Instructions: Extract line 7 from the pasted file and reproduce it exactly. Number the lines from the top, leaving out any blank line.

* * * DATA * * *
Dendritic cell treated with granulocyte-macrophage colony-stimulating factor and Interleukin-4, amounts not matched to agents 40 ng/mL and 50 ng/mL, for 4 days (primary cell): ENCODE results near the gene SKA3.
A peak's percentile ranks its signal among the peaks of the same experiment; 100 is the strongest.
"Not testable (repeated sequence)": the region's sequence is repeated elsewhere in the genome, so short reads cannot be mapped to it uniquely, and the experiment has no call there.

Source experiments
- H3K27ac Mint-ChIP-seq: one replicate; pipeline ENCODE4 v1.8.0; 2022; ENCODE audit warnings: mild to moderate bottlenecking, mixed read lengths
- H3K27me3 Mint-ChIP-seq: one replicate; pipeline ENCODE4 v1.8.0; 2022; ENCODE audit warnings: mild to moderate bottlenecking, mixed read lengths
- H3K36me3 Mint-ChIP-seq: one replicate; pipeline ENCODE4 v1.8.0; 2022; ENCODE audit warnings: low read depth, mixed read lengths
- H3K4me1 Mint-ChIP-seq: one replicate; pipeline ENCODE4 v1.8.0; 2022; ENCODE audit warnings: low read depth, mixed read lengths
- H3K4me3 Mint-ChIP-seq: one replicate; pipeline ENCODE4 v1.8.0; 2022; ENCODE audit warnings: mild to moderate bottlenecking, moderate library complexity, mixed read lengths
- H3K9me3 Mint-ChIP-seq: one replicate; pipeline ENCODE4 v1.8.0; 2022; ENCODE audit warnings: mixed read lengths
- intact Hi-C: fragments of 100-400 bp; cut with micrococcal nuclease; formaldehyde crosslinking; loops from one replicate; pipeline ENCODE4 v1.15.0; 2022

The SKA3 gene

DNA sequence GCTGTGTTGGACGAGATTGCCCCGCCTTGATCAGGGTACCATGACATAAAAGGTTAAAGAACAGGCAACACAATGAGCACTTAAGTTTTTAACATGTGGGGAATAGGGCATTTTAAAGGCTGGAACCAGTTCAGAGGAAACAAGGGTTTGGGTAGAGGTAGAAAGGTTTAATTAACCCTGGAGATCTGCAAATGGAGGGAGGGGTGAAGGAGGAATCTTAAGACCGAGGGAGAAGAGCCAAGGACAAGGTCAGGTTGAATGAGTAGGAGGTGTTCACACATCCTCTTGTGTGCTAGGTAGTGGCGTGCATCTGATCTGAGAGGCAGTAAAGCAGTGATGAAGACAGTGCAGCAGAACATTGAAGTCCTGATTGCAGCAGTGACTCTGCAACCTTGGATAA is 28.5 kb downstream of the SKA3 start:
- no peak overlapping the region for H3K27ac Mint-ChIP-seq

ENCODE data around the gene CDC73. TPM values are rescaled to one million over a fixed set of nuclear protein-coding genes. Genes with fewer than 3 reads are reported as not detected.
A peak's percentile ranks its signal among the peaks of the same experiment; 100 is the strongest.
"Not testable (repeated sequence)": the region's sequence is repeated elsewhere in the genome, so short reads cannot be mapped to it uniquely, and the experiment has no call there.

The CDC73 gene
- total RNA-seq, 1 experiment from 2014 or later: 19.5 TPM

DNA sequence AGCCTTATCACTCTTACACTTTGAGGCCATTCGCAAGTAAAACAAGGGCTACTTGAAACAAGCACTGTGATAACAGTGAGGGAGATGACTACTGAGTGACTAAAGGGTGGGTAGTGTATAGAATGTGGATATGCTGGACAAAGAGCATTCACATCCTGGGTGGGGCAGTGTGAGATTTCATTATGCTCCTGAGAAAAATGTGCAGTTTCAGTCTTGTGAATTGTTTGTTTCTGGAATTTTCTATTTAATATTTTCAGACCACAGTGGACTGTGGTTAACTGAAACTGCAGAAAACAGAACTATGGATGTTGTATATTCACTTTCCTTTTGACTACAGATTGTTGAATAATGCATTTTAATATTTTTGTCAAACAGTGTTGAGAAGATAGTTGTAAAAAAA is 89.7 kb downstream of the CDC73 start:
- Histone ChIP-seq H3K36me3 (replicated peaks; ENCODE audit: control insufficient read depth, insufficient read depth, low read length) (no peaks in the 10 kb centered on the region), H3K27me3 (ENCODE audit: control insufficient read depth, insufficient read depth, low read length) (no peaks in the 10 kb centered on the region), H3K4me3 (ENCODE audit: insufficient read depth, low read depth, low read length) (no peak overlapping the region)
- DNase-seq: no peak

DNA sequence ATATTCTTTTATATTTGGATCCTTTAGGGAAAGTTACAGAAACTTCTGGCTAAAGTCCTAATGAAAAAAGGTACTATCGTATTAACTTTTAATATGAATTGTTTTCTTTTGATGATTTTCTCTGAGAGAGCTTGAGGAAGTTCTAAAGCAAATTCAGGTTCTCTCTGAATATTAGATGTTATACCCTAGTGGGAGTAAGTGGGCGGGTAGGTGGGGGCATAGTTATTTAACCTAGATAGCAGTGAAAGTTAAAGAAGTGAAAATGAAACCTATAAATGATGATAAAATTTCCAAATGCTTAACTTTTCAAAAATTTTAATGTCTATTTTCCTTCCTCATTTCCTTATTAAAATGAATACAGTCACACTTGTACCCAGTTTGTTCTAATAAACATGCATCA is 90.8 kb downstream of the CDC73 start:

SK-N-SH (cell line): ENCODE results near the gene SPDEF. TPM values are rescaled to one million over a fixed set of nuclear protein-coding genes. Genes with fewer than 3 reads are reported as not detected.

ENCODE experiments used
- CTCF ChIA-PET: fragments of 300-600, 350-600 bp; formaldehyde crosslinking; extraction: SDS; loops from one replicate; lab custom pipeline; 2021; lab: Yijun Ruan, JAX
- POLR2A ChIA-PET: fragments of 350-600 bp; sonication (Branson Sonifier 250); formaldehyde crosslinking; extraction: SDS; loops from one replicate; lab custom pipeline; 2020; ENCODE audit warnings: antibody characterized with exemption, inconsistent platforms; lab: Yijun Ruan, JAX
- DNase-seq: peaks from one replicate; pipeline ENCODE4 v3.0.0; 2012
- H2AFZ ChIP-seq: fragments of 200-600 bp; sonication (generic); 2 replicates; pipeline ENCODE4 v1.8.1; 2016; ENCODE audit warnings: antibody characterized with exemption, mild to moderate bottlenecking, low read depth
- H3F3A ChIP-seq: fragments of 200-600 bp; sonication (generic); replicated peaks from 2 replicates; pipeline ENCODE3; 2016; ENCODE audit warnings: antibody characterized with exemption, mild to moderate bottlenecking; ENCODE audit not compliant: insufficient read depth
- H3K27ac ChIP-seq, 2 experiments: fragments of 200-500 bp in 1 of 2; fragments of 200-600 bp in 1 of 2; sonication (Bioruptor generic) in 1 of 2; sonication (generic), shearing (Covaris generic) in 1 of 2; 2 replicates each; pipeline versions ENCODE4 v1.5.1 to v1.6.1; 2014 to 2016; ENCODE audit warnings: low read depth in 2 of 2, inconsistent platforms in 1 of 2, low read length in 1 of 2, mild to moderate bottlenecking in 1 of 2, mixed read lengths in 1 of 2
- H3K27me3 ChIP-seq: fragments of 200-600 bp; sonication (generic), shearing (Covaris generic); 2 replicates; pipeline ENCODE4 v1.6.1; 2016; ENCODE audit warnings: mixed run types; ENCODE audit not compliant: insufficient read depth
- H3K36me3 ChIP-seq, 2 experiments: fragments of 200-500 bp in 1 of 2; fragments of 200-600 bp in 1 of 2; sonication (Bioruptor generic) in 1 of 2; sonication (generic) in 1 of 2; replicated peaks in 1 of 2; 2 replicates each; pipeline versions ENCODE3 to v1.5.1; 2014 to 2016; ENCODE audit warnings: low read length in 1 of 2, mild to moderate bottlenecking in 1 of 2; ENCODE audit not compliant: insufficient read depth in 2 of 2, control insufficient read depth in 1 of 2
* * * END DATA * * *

- H3K36me3 Mint-ChIP-seq: one replicate; pipeline ENCODE4 v1.8.0; 2022; ENCODE audit warnings: low read depth, mixed read lengths